About Sex and Rape

couple-having-sexThere has been recently a lot of talk about sex and rape in fiction. Of course, sex and violence have forever been major hooks in movies and books. In Hollywood, violence is a key feature, but of course sex is much cheaper to stage and in other markets it has been used ad nauseam by so-called intellectuals exactly for the same type of reasoning Americans use violence: to appeal to our most basic inner selves. In recent times I have also heard a lot of speeches about what it seems to be the ‘fascination’ for rape themes – people complain about the use of rape as a theme to develop characters and ‘enrich’ stories. Do they have a point? Let me speak about it for a bit.

Sexual writing has been here for millennia. Not to speak of other artistic depictions of the subject. Sex is part of life, it rings with our inner beings and of course that means it will show up in art and fiction. We are all trying to encapsulate in one way or another the basic truth of the Human Drama, of the stories we all seem to be a part of. So sex must be present, of course. Obviously, there is a difference between the fictional depiction of sex or sexual encounters and pornography. I’ll try to differentiate one for the other, let me know if you agree: pornography depicts sex to sexually arouse and entrance the reader; erotica or fictional depiction of sex, on the other hand, describes life, and sex as a part of life. The first is showing sex, period. The second is showing life with sex as part of it. Can we tell a story without sexual content? Of course. But should we, for moral reasons? Of course not.  That’s simply not what we do. We writers don’t shy away from life just because it’s inconvenient or morally ambiguous, or difficult to face. So, if it makes sense, sex should be there. With as much or as little detail as it makes sense.

Irreversível-Cannes-Veneza-600x338How about rape? Rape is not exactly sex, in the sense that, as many criminologists would tell you, rapes are more about power and violence. I don’t know if you ever watched Gaspar Noé’s movie IRREVERSIBLE. I remember watching it at a movie theatre and witnessing the incredibly graphic scene of Monica Bellucci’s rape. Bellucci is one of my sexual icons – I think she’s basically gorgeous. But I remember watching her get raped by a criminal in that manner was the single least sexual arousing scene I ever watched. If you ever had an illusion that rape has to do with sex, I dare you to watch that movie. Rape is about power and about violence. And it’s horrific.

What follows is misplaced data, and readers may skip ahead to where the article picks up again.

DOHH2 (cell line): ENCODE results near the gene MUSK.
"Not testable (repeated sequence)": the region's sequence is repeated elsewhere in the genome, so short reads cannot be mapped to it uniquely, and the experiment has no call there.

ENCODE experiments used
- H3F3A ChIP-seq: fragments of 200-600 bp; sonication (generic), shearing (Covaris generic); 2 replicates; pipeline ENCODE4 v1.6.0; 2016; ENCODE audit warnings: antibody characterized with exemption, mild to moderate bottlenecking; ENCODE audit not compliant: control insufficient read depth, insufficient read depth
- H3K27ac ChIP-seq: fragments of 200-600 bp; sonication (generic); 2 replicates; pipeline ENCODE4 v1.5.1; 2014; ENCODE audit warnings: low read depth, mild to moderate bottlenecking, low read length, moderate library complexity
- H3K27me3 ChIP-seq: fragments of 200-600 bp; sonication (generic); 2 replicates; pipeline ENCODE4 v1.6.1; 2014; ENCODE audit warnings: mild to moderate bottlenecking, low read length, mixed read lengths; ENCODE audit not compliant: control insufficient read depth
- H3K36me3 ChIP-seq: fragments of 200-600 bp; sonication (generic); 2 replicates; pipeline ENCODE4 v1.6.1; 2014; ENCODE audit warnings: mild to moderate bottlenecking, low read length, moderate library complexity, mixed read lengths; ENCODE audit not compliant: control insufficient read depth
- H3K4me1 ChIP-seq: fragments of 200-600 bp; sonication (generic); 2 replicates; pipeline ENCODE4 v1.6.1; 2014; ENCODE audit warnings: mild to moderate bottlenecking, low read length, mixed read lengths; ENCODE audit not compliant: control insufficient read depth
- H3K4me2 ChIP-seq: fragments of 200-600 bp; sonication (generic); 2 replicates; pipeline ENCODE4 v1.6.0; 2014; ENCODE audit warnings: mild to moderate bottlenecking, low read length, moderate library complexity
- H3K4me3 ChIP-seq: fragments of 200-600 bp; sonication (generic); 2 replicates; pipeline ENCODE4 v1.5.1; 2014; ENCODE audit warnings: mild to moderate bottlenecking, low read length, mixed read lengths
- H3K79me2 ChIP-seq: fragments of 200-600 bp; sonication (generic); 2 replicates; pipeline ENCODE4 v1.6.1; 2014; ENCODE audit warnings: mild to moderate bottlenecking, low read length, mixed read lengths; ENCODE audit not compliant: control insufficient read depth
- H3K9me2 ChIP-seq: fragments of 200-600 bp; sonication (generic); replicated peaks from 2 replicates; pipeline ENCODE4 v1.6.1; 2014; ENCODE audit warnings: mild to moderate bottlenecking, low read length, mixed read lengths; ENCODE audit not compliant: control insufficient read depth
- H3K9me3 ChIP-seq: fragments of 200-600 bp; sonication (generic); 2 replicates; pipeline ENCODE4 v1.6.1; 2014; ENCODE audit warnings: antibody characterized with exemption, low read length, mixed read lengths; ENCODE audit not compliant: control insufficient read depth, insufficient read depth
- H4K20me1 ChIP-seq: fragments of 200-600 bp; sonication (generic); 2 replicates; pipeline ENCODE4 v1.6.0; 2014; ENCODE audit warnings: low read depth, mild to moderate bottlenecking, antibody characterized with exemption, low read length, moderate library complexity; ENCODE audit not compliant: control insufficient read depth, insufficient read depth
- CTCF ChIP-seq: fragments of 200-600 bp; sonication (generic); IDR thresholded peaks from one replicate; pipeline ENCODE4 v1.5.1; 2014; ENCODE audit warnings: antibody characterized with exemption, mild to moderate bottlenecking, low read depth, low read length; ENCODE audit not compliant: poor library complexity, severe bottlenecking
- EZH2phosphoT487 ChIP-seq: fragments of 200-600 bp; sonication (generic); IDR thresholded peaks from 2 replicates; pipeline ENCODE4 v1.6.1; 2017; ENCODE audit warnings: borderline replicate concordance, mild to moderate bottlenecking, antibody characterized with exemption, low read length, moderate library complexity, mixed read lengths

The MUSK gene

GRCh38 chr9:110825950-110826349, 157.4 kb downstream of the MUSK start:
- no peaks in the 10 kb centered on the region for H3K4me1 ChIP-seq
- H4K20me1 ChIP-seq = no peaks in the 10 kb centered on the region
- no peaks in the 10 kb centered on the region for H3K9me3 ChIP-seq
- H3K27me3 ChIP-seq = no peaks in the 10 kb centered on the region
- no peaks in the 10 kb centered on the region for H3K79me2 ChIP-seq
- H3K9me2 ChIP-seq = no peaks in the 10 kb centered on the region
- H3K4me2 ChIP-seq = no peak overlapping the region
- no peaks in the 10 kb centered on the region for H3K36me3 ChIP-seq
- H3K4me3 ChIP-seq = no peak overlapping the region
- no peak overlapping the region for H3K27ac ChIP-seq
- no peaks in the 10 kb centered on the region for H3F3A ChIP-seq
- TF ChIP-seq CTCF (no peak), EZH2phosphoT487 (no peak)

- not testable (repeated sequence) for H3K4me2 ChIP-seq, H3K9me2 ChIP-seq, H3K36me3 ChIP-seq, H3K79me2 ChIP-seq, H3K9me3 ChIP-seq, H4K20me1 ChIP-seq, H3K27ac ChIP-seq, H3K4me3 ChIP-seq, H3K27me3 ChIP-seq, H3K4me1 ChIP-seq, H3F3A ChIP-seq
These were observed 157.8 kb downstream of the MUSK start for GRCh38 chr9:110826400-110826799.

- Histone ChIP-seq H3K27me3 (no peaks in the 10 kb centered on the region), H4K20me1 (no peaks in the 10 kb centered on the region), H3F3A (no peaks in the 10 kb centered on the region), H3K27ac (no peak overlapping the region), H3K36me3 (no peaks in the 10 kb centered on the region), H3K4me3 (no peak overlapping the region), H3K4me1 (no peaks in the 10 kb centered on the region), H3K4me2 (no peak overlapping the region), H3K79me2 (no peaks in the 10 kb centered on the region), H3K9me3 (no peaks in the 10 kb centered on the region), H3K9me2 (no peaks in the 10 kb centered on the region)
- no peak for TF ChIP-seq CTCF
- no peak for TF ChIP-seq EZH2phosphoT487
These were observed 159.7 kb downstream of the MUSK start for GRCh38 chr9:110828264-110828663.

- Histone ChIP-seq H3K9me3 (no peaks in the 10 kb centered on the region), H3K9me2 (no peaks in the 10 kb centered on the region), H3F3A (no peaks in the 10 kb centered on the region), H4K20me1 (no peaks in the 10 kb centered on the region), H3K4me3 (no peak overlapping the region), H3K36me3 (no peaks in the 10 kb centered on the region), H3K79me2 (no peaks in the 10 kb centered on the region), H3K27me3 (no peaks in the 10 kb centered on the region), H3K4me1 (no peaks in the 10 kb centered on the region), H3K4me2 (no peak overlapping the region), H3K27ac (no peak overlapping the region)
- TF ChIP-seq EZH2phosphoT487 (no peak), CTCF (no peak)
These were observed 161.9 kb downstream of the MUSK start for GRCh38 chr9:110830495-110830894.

Of course, Freud would tell you something a bit different and I would tend to agree with him: all power cravings and violence have to do with sex. There’s something inherently connected within these concepts. Think of Stalag Fiction, for instance. In the 1950s and ’60s, in Israel, with the ghosts of the Holocaust still hanging over everyone’s heads, a series of very popular pornographic and/or erotic novels were published depicting sexual happenings, usually between Nazi captors and Allied or Jew captives in or around Concentration Camps. It was forbidden very quickly, but it is obvious that these sexual fantasies were coming from the very ghosts the whole society was trying to overcome. That disgusting violence invaded sexuality and fantasy. But that, one could argue, was also a way to exorcise it – to expel the demons from the deepest corners of the mind.

stalag-israel-4

So should we write about rape? Should we write graphic sexual, violent and despicable acts? I think there are two things to take into account here. First, gratuitous sexual and violent contents are simply bad writing, in my view. We are telling a story, we should respect our characters – having graphic scenes to shock or arouse makes you nothing but a pornographer. I’ve written rape scenes, and if you are minimally empathetic with your characters (and you should be), then you’ll find they are no fun to write. Still, I wrote them because they conveyed something to the audience: what the environment was about or what molded the character’s story. There should always be a point to what the characters suffer – scenes I wrote were never there just because ‘they were cool’. And in one way or another, I had to deal with the weight of the scenes and what that did to the story – and that was the point, actually. And remember: rape is a real phenomenon. It happens, maybe even more than we think. And worst of all in times of war, when it’s weaponized and tolerated. So how can we ignore it if it happens? Should we pretend it’s painless, as in the mainstream movies of the past? That’s much worse than actually depicting it.

Secondly, censorship has no place in fiction. We should not chastise fictional writings just because they are uncomfortable or even morally reprehensible. If you don’t like it as a reader, put the book aside or give it a bad review or bad mouth it to your friends. Pure censorship is the resource of the weak and the ignorant. Fiction’s role is one of disruption, experimentation, learning, feeling and thinking. It’s a way to expand your mind and only dictators, totalitarianists and Nazis believe societies will be better off by censoring.  Creativity is the exercise of Freedom.

Mulholland dr. (14) (Lynch)

And that’s pretty much what I had to say for today, fellow knights. Keep moving forward. See you around the next campfire.

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